This summer, I made the seemingly stark transition from working as a counseling intern in an outpatient mental health clinic serving low-income clients to teaching tennis at a large beach resort . One would think the two jobs would have nothing in common, both in clientele and job requirements, but that’s not the case. What’s the common denominator? Quickly evaluating, working with, and constantly interacting with people and all their personality types, moods, behaviors, idiosyncrasies and expectations.
In my previous job and career in public relations, I could frequently go a whole day with minimal direct interactions with people, if I wanted to. People in those jobs often interact mostly through their computer and e-mail and may even intentionally avoid personal, face-to-face conversations.
But that’s not possible as a counselor or as a tennis professional. Tennis is a form of therapy for many people, a way to escape stress, immerse in a physical activity and release tensions on the ball and endorphins in the body. The tennis pro is the counselor on the court. Part of the pro’s job is to figure out what makes people tick, what they want, how to engage, encourage and motivate them, and how to make them feel good about themselves. And that’s just referring to the paying clients. At the resort, there’s a large staff of tennis teachers and administrative workers, all with their own personality quirks, with whom I must interact personally every day.
I’ve learned there’s also some personality diagnosing taking place on the court, and learning how to interact with people differently. Some players are easy going and just happy to be playing; others are more demanding and have certain expectations – in other words, more difficult to please and more apt to complain or emphasize the negative. Many are happy; others crabby. Many are classic high-achievers; some are overly self-critical. Some players are filled with doubts while others have over-inflated egos. Some players like to talk a lot; others rarely utter a word.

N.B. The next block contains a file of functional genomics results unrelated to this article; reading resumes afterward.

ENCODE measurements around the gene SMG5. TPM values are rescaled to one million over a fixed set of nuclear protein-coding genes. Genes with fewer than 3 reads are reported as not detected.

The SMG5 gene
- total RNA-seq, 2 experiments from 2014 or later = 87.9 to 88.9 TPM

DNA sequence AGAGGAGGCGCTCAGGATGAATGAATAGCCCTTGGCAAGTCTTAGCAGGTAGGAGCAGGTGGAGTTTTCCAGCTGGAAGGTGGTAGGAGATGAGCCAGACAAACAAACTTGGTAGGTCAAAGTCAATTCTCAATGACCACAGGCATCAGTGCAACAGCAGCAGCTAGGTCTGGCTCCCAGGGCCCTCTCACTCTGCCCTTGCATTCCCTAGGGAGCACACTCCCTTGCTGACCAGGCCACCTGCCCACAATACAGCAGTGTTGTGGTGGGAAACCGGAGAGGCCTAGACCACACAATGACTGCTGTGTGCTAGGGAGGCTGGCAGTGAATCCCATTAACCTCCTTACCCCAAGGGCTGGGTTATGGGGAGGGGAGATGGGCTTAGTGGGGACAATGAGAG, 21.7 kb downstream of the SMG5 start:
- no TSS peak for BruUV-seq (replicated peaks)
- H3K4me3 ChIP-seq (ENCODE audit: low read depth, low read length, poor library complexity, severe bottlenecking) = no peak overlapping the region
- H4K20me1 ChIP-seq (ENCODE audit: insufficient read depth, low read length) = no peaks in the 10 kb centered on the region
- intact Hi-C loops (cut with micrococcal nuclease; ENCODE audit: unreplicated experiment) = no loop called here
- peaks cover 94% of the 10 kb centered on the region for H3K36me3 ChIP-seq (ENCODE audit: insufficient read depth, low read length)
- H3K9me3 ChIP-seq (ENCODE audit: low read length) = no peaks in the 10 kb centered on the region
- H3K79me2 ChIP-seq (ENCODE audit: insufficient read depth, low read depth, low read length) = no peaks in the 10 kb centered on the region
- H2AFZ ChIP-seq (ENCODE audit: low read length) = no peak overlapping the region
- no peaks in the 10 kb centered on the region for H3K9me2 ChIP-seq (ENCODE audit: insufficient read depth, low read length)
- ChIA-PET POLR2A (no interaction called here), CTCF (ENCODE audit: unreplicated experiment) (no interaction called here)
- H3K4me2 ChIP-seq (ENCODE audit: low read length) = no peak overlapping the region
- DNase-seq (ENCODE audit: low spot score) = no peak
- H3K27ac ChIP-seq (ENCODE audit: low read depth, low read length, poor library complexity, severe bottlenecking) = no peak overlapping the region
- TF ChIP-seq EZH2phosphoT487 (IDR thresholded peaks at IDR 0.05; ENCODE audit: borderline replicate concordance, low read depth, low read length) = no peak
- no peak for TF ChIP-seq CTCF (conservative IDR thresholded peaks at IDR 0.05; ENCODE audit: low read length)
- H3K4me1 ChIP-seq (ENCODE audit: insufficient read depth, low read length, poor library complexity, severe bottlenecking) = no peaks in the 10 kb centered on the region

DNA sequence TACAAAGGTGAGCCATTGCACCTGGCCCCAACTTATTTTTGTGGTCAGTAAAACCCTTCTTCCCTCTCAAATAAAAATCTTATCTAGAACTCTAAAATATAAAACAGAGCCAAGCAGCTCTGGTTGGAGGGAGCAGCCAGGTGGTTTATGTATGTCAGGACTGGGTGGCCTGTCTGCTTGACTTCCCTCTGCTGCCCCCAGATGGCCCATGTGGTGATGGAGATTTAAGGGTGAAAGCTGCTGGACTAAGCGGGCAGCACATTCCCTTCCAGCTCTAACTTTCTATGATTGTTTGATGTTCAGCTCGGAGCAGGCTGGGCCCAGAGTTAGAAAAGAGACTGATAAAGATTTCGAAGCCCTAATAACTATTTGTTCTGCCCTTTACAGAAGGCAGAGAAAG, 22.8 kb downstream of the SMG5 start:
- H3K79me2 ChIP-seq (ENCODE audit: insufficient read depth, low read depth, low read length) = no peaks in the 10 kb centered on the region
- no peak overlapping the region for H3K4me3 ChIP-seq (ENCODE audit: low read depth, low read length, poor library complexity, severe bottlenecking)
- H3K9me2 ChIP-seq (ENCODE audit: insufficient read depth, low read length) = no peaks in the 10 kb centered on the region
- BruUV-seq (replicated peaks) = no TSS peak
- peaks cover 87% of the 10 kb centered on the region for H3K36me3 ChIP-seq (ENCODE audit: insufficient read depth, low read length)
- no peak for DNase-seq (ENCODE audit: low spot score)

Most parents are charming, but a few can be insufferable, as most tennis pros can attest. Most kids are a joy and are eager to please, while a few find pleasure in defiance and pushing limits. Some kids are more fragile than others. A few kids have emotional or behavioral challenges that present on the court.
While I doubt I will have any significant impact on anybody’s life this summer in my role as a tennis pro, like I felt I did as a counseling intern, I believe I am getting great practice at interacting with strangers and seeking to get a sense of who they are and making a quick connection, skills that translate directly to the counseling environment and relationship.
I never thought these two seemingly disparate professions would have such similarities until I became immersed in the tennis resort environment. In many ways, it has been just as challenging as counseling because of the need to develop fast interpersonal relationships, with both my fellow teaching pros and clients. For an introvert like me, that is a skill I am going to be constantly honing, on the court or in a counseling session. In each profession, I am in “the people business.”